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Prospects Daily: Global equities remain under pressure on China concerns, US factory orders rise more than expected, Service sector growth slows in Brazil, China, and India

Financial Markets…Lingering concerns over a slowdown in the Chinese economy prompted a third straight day of declines for global stocks on Monday, while U.S. Treasuries advanced in the wake of some mixed economic reports. The benchmark MSCI world equity index touched a three-week low following a sharp overnight sell-off in Chinese stocks. Overall declines, however, were somewhat limited as European and U.S. shares have bounced back from earlier losses. China’s benchmark Shanghai Composite Index dropped 1.9% to a five-month low, pushing down the MSCI developing-country stock index to the lowest level since September 6. Meanwhile, the benchmark 10-year Treasury yields fell to below 3%, after climbing to the highest level since July 2011 last week, as a private report showed unexpected weakness in the U.S. services industry in December.
 
High Income Economies…With orders for transportation equipment surging up by 8.3% in November after falling by 3.5% in October, factory orders for U.S. manufactured goods rose by 1.8% (m/m sa) in November following a revised 0.5% decrease in October.  Excluding transportation equipment, factory orders rose by 0.6% compared to a 0.1% increase in October.  On a three-monthly annualized basis, total factory orders increased 4.3% (3m/3m saar) after declining 1.7% in October, while factory orders excluding transportation equipment increased 1.4% following a 1.2% increase in October.
Germany's EU harmonized inflation came in below expectations by increasing only 0.5% (m/m nsa) in December following a 0.2% increase in November.  On a three-monthly annualized basis, inflation increased 0.1% (3m/3m nsaar) in December unchanged from November.
 
Developing Economies…East Asia and Pacific: China’s service sector growth slowed in December to its lowest level in four months. The seasonally adjusted Markit/HSBC headline service business activity index fell to 50.9 in December, down from 52.5 in November.  At the same time, the Markit/HSBC composite output index, which measures performance in the manufacturing and service sectors combined, fell to 51.2 in December from its eight-month high level of 52.3 in November, reflecting weaker rates of output and new order growth. Service sector employment increased for the fourth consecutive month, rising at a stronger pace, while manufacturing firms cut jobs for the second consecutive month, leaving employment at the composite level unchanged in December.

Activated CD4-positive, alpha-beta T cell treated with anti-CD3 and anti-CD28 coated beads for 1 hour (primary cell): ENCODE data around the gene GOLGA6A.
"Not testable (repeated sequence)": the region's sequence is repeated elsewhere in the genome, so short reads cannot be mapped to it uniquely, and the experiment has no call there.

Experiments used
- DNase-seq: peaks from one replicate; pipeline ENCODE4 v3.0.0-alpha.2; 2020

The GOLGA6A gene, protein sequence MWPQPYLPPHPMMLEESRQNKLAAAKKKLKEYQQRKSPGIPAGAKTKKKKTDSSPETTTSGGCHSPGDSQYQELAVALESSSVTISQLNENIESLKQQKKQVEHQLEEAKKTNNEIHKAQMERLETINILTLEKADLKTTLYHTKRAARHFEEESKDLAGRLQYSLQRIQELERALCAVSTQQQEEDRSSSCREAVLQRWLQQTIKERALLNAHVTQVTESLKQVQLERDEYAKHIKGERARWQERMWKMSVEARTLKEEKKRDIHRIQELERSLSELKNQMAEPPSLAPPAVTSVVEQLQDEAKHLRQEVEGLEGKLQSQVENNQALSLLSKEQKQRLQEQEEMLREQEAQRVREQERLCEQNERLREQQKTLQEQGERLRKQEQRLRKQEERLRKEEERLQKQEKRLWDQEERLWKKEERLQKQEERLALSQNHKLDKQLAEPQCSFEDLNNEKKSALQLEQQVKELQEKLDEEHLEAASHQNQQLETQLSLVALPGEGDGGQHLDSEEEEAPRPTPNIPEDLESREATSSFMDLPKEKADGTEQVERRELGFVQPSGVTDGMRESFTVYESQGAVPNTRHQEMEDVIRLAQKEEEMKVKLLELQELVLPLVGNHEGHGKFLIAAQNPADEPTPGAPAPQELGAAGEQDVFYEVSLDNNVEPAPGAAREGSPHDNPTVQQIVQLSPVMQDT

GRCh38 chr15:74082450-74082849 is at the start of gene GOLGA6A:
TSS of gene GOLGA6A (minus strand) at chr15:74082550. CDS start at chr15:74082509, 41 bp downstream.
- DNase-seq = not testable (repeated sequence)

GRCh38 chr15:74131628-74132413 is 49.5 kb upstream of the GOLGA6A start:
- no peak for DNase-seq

Latin America and the Caribbean: Brazil’s composite output index, which measures performance in the manufacturing and service sectors, fell marginally to a seasonally adjusted 51.7 in December from 51.8 in November, indicating continued expansion in the private sector.  Underlying the December reading, new orders continued to rise but at the same pace as in November, and hiring increased at the slowest pace in four months as increased employment in the service sector was partially offset by a decline in hiring in the manufacturing sector. Meanwhile, Brazil’s HSBC Services Purchasing Managers’ Index fell to 51.7 in December from 52.3 in November.
 
South Asia:   India’s service sector contracted in December, as new orders weakened. The seasonally adjusted Markit/HSBC Services Purchasing Mangers’ Index dropped to 46.7 in December, its lowest reading in three months, from 47.2 in November. The December reading marked the sixth consecutive month the services PMI has been below the no-change 50 mark.  The new orders index fell to 47.3 in December from 48.2 in November, also marking the sixth consecutive month it has been below the 50 mark.  Hiring in the service sector picked up in December, however, with the employment sub-index rising to its highest level since July.
 
Sub-Saharan Africa:  South Africa’s private sector growth slowed in December. The seasonally adjusted Markit/HSBC composite output index fell to 50.5 in December after rising to an eleven-month high of 51.6 in November. An index above 50 indicates growth in activity. Though declining the composite output index has now been above the no-change 50 mark for the third consecutive month. Underpinning the December reading, private sector output growth was unchanged in December and new business received by private sector firms increased marginally.
 

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